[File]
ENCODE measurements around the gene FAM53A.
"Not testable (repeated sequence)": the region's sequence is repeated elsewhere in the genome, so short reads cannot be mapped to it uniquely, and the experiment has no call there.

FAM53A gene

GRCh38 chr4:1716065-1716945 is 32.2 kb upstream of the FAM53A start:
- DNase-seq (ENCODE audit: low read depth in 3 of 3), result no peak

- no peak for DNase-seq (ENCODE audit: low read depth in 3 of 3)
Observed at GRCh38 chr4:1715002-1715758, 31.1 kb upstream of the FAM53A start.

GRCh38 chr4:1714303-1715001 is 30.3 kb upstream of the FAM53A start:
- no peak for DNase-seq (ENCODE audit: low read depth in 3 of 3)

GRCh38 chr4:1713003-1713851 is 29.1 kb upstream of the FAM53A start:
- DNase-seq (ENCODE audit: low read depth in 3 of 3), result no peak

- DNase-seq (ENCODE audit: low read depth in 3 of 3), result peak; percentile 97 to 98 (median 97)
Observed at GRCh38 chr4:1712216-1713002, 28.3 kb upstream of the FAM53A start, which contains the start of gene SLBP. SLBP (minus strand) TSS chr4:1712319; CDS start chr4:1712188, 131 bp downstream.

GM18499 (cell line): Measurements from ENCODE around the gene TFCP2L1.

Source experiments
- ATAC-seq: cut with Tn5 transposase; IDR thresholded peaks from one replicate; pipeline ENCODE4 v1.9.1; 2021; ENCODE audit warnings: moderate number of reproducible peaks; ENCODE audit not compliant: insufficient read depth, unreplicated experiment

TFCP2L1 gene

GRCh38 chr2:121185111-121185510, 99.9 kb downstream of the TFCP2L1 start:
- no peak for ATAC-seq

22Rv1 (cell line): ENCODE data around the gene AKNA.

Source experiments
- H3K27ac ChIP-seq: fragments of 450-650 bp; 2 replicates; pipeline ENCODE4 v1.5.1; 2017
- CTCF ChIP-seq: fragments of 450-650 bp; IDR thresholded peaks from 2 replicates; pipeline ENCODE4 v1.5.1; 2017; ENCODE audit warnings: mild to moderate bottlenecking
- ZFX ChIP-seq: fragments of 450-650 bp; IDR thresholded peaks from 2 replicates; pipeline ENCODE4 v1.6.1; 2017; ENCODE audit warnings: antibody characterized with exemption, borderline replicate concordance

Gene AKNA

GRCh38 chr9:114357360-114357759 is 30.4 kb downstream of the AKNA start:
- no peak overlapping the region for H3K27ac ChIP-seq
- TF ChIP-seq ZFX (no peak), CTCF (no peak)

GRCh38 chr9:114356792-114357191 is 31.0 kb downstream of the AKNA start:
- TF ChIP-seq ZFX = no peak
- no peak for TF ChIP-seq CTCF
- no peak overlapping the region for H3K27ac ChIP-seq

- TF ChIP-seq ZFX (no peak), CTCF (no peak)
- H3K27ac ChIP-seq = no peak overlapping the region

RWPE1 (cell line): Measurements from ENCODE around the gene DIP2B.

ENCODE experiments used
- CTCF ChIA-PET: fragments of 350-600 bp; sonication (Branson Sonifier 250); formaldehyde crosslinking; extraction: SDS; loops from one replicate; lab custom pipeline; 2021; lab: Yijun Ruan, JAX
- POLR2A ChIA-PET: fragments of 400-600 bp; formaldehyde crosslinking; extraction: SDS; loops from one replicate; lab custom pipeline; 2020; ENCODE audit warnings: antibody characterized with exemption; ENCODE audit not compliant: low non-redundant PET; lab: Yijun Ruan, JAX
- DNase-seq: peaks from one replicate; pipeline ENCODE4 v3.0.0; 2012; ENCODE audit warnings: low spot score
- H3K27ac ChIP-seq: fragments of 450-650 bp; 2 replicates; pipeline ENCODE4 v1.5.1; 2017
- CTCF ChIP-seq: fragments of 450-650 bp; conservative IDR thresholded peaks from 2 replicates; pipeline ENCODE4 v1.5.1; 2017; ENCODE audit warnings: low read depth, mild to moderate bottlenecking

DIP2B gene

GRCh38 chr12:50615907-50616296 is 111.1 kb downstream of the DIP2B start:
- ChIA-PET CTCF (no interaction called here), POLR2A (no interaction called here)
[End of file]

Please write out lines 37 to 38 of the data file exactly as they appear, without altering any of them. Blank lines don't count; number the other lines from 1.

- CTCF ChIA-PET: fragments of 350-600 bp; sonication (Branson Sonifier 250); formaldehyde crosslinking; extraction: SDS; loops from one replicate; lab custom pipeline; 2021; lab: Yijun Ruan, JAX
- POLR2A ChIA-PET: fragments of 400-600 bp; formaldehyde crosslinking; extraction: SDS; loops from one replicate; lab custom pipeline; 2020; ENCODE audit warnings: antibody characterized with exemption; ENCODE audit not compliant: low non-redundant PET; lab: Yijun Ruan, JAX